# How did the land line phone exits work in the Matrix? How did they get from the line they jacked into to the line they jacked out of?

I imagine there were ancient pod people powered phone switch rooms scattered throughout the ruins in The Matrix movies, and that's why certain phones were still viable years after the sky was torched... What I don't get is how virtual people navigated from one physically wired phone location to the next. Their Zion contact would call them with a working land line and the people visiting the Matrix virtually traveled to its physical location. I get the copper circuit in and out part, but I don't get the physical entrance/exit bit. Trinity had to run to a landline. Why and how did she get from the line she jacked into to the line she jacked out of? How did that work?

• It's hard to see what you're really asking here. Could you clarify your actual question? Nov 18, 2012 at 4:25
• See the @naxa comments below. Nov 18, 2012 at 21:47
• Oh, the comments are gone? Sep 3, 2019 at 2:59

You seem to be confusing parts of the real world versus the computer world. In the real world, crews tap into wireless signals to enter the matrix. While in the matrix, certain phones are hacked to create a link through the matrix to allow their consciousness to return back to their body.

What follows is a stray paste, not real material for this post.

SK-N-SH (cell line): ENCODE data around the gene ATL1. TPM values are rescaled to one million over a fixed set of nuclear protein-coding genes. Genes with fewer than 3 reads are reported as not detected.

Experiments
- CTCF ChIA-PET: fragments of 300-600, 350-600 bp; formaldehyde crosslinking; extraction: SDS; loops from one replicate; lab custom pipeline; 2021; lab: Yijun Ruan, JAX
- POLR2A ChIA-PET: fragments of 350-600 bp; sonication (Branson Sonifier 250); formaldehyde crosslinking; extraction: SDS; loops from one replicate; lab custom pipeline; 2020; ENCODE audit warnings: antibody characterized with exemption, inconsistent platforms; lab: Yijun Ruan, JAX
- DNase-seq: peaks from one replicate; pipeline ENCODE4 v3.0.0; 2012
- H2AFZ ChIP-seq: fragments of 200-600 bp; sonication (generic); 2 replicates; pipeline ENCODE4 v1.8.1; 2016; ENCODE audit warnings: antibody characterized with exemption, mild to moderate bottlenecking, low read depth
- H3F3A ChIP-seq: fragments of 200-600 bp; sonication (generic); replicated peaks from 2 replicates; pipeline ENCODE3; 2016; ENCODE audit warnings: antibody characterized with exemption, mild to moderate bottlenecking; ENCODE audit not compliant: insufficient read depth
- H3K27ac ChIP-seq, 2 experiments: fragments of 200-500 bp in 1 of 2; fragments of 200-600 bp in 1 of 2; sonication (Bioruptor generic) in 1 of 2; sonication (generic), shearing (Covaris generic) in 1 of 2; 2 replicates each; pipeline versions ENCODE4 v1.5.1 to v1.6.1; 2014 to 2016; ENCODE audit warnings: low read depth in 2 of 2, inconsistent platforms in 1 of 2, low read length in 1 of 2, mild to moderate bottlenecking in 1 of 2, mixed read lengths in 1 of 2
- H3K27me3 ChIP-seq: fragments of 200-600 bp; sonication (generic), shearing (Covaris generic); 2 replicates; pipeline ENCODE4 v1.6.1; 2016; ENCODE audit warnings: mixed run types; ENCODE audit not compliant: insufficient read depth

Exit is an object within the Matrix that is used to allow Zion operatives leave and have them return to their consciousness to their body lying at rest in their hovercraft. Operatives must find and use a proper exit that allows their mind's communication with the Matrix to be safely disconnected.

In the Matrix film trilogy, the differences between cell phones and wired telephones were never discussed, but viewers are led to understand in the first minutes of The Matrix that a "land line" phone is needed to leave the Matrix.

http://matrix.wikia.com/wiki/Exit

Explanation why a hardline is needed:

Sinclair: Why were they only able to jack in through hard-lines, but still able to communicate over cell?

WachowskiBros: Sinclair, good question! Mostly we felt that the amount of information that was being sent into the Matrix required a significant portal. Those portals, we felt, were better described with the hard lines rather than cell lines. We also felt that the rebels tried to be invisible when they hacked, that's why all the entrances and exits were sort of through decrepit and low traffic areas of the Matrix.

As a side note, remember that this was 1999. Actual wireless technology was in its infancy. Wireless A and B had only come out that year. Wireless G wouldn't have been released until 2003.

Between these real-world facts, the findings in the wikia link, and the response from the Wachowski brothers, that only answers why hard lines were used--not exactly how they worked. I'm not sure there's a clear answer to that, since it was only a plot device in the film and not explicitly explained anywhere.

• :) I can get behind the hardwired phone. I just don't understand how they got from one to another... Nov 18, 2012 at 3:12
• I don't understand what you're asking. They don't transport themselves from one phone to another within the matrix. Nov 18, 2012 at 3:56